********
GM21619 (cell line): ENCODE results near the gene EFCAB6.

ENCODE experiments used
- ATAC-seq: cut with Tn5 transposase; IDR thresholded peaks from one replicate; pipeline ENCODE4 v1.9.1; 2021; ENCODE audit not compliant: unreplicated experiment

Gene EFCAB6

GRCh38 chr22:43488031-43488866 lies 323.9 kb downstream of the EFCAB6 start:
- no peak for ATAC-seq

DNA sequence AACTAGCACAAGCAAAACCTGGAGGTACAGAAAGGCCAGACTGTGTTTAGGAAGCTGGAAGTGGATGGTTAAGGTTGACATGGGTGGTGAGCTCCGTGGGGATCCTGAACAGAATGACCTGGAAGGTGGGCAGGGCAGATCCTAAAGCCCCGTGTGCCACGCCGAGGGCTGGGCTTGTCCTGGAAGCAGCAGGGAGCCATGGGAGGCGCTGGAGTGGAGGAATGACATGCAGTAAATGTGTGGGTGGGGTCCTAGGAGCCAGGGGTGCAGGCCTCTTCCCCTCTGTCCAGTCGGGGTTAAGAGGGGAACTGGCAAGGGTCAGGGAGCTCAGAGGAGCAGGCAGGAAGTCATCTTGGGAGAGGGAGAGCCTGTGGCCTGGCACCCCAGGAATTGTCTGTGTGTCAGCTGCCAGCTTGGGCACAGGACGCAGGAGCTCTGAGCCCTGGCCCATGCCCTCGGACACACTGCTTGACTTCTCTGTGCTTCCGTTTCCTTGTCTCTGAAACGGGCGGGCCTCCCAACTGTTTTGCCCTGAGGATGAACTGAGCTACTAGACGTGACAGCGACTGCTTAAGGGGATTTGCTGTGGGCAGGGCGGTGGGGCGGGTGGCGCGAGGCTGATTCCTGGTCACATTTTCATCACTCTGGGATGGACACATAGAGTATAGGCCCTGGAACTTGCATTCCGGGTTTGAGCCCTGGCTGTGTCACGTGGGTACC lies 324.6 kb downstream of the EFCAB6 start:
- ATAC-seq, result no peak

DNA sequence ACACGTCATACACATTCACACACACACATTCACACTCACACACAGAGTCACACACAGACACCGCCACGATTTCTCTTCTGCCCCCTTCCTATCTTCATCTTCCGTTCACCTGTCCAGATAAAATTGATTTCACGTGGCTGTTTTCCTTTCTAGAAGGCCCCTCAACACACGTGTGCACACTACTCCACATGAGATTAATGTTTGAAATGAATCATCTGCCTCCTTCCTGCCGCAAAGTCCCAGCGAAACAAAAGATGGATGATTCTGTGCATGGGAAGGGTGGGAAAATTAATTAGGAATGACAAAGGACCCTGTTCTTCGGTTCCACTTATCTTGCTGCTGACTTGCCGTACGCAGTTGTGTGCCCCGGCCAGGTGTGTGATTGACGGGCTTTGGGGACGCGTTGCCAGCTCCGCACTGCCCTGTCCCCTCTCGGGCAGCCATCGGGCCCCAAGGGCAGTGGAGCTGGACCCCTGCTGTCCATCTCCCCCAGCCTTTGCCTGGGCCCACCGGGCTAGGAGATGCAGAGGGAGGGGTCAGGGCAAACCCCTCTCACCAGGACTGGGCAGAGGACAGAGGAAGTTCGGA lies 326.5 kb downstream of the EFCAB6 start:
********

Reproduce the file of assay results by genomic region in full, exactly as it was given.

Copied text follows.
GM21619 (cell line): ENCODE results near the gene EFCAB6.

ENCODE experiments used
- ATAC-seq: cut with Tn5 transposase; IDR thresholded peaks from one replicate; pipeline ENCODE4 v1.9.1; 2021; ENCODE audit not compliant: unreplicated experiment

Gene EFCAB6

GRCh38 chr22:43488031-43488866 lies 323.9 kb downstream of the EFCAB6 start:
- no peak for ATAC-seq

DNA sequence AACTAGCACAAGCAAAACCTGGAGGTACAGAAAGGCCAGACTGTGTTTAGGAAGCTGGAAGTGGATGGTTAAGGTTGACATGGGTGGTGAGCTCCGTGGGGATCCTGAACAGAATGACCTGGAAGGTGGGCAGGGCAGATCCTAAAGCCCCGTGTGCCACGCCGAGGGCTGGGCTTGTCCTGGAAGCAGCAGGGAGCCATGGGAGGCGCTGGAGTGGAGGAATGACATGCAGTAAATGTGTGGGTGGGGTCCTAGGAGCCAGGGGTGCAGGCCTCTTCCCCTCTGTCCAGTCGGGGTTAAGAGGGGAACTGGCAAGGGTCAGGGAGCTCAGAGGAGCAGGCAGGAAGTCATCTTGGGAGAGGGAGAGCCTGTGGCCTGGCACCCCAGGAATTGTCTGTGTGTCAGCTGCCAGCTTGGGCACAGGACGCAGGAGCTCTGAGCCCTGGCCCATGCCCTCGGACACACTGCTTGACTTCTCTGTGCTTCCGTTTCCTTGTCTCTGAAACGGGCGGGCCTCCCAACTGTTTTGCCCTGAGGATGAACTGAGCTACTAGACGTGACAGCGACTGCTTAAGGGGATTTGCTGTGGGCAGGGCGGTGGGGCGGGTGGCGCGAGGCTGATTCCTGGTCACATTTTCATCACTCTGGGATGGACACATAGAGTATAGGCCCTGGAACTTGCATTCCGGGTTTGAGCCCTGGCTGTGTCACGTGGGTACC lies 324.6 kb downstream of the EFCAB6 start:
- ATAC-seq, result no peak

DNA sequence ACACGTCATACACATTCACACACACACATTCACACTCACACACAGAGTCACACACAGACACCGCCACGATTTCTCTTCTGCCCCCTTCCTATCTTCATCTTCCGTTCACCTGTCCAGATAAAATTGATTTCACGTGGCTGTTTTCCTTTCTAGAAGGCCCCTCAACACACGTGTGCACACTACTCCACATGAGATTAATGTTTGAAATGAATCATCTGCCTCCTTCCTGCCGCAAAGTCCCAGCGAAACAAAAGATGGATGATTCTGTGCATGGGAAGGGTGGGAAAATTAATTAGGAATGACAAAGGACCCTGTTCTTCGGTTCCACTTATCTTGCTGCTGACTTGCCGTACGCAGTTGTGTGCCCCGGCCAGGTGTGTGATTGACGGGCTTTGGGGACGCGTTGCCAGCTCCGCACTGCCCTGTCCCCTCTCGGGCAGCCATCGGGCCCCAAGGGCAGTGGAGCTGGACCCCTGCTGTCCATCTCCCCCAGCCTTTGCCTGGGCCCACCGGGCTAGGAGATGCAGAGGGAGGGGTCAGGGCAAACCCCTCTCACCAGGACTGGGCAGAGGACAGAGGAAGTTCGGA lies 326.5 kb downstream of the EFCAB6 start: